Asian ‘flash crash’ sends Yen rocketing, Sterling sinks to April 2017 lows
The foreign exchange market was rocked on Wednesday evening by a ‘flash crash’ during Asian trading that sent investors fleeing into the safe-haven Japanese Yen, and away from risky high-yielding currencies.
T
he Japanese Yen strengthened by more than 3% in a manic 10 minutes of currency trading late last night after the currency broke through some key technical trading levels, triggering massive stop-loss sales. This automatically unwound a vast amount of short JPY trades, sending the currency soaring and causing investors to move away from those currencies deemed riskier. The initial move was largely fuelled by concerns over the health Chinese economy following some weak data that showed the dominant manufacturing sector of Asia’s largest economy contracted for the first time since May 2017.

Emerging market currencies sold-off across the board, as did most other G10 currencies, with Sterling bearing the brunt of the rout. The Pound had already been on the back foot during London trading yesterday, shedding around one percent of its value amid ongoing Brexit concerns. The flash crash sent the currency another one percent lower late yesterday evening.

Sterling briefly touched its lowest level since April 2017, before recovering the majority of these losses to trade just shy of the 1.26 mark against the US Dollar as markets opened this morning.

Traders eye Eurozone PMIs, US payrolls report



One currency that emerged largely unscathed from the crash was the Euro. Similarly to Sterling, the common currency had, however, already lost over one percent of its value during the London trading session against the broadly stronger US Dollar – a beneficiary of the aforementioned safe-haven flows.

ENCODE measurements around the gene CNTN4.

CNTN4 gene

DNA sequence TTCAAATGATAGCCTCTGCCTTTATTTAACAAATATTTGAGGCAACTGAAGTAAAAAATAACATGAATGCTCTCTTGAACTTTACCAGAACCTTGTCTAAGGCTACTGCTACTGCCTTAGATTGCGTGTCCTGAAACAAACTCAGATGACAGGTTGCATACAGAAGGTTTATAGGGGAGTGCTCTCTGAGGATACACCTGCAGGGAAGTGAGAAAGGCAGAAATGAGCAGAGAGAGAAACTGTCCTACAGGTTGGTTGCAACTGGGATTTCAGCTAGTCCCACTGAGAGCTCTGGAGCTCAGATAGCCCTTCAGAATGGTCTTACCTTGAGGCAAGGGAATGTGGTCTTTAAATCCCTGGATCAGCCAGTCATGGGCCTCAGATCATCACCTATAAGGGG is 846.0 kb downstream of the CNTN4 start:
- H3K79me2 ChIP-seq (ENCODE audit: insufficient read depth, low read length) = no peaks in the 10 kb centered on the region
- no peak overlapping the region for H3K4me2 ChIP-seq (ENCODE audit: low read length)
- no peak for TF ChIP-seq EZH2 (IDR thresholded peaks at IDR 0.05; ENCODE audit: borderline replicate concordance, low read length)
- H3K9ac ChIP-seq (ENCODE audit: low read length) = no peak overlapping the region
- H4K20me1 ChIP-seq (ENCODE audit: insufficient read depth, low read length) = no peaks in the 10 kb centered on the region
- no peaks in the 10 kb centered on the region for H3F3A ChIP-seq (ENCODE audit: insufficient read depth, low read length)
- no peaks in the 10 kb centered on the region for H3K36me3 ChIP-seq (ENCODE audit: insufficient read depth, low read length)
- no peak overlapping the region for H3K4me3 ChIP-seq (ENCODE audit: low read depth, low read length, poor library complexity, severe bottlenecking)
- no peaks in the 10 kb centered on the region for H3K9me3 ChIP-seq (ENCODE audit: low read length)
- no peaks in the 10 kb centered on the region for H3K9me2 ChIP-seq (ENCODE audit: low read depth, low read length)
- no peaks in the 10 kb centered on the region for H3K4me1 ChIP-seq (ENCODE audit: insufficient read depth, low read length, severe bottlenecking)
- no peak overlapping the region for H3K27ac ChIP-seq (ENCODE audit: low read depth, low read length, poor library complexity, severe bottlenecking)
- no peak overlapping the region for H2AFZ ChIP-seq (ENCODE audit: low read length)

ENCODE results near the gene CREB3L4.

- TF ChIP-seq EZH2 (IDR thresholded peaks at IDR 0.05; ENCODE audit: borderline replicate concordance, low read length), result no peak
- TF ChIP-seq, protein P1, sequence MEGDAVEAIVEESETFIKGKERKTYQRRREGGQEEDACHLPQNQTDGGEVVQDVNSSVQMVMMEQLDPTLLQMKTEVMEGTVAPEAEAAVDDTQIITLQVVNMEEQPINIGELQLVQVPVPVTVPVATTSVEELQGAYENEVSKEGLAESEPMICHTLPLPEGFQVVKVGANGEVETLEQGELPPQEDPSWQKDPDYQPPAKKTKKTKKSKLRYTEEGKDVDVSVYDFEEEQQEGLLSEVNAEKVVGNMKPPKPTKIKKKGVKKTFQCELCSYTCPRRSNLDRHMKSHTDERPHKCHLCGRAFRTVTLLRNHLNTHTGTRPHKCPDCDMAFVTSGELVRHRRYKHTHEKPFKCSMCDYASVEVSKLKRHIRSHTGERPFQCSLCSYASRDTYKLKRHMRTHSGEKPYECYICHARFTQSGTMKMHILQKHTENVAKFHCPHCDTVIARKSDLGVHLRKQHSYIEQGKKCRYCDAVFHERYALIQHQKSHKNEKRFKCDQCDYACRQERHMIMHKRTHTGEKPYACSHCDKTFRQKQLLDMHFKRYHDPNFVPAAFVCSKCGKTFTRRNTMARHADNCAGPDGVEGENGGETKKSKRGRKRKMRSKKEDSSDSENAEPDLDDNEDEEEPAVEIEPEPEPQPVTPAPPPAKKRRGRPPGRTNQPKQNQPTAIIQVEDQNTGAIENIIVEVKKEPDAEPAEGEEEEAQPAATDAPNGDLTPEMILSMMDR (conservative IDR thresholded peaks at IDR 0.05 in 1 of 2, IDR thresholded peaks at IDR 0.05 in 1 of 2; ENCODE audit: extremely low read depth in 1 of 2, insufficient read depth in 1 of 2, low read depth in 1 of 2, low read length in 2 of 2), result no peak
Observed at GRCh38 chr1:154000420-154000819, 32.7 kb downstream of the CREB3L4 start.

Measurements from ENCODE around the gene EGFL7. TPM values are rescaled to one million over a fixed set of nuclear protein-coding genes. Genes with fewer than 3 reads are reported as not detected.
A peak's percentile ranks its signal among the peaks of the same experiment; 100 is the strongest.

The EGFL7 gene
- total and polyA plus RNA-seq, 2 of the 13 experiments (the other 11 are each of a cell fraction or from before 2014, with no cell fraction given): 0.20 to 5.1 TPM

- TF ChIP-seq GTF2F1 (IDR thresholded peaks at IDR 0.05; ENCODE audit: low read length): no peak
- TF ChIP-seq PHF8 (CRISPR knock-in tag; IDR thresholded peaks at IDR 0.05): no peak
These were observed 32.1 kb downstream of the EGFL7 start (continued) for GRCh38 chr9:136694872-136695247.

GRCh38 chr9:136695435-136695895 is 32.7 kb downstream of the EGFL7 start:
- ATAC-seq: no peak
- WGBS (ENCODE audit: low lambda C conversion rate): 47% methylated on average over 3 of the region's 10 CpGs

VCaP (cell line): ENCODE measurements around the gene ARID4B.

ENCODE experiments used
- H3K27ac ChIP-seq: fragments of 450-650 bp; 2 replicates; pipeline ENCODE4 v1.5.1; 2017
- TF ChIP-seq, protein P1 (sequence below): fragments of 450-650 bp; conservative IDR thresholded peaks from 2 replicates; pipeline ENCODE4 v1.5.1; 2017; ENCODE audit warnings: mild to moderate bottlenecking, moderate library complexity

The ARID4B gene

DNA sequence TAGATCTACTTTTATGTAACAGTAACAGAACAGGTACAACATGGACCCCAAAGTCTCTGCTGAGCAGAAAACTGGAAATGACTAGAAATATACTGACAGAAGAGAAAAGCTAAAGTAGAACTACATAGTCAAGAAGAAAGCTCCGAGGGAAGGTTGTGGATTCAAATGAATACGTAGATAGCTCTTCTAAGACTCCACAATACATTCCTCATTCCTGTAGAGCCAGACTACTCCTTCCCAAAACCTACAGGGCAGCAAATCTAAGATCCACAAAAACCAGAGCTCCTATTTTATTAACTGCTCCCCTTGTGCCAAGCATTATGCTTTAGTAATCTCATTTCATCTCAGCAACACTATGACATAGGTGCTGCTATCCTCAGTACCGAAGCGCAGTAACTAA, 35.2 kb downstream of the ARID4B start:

A slew of economic data releases this week following the quiet festive period have the potential to shift the major currencies in the coming days. We will be paying close attention to Friday morning’s Euro-area composite PMI for confirmation that activity in the bloc’s services and manufacturing sectors slowed sharply in December, as the initial estimate suggested.

Then on Friday afternoon we’ll get the US labour report for September, expected to show that job creation picked up the pace in the last month of 2018. Economists are pencilling in another solid job nonfarm payrolls number of 177k. As always, we will be paying close attention to the average earnings number for an indication that low unemployment is feeding its way through to higher wage growth.
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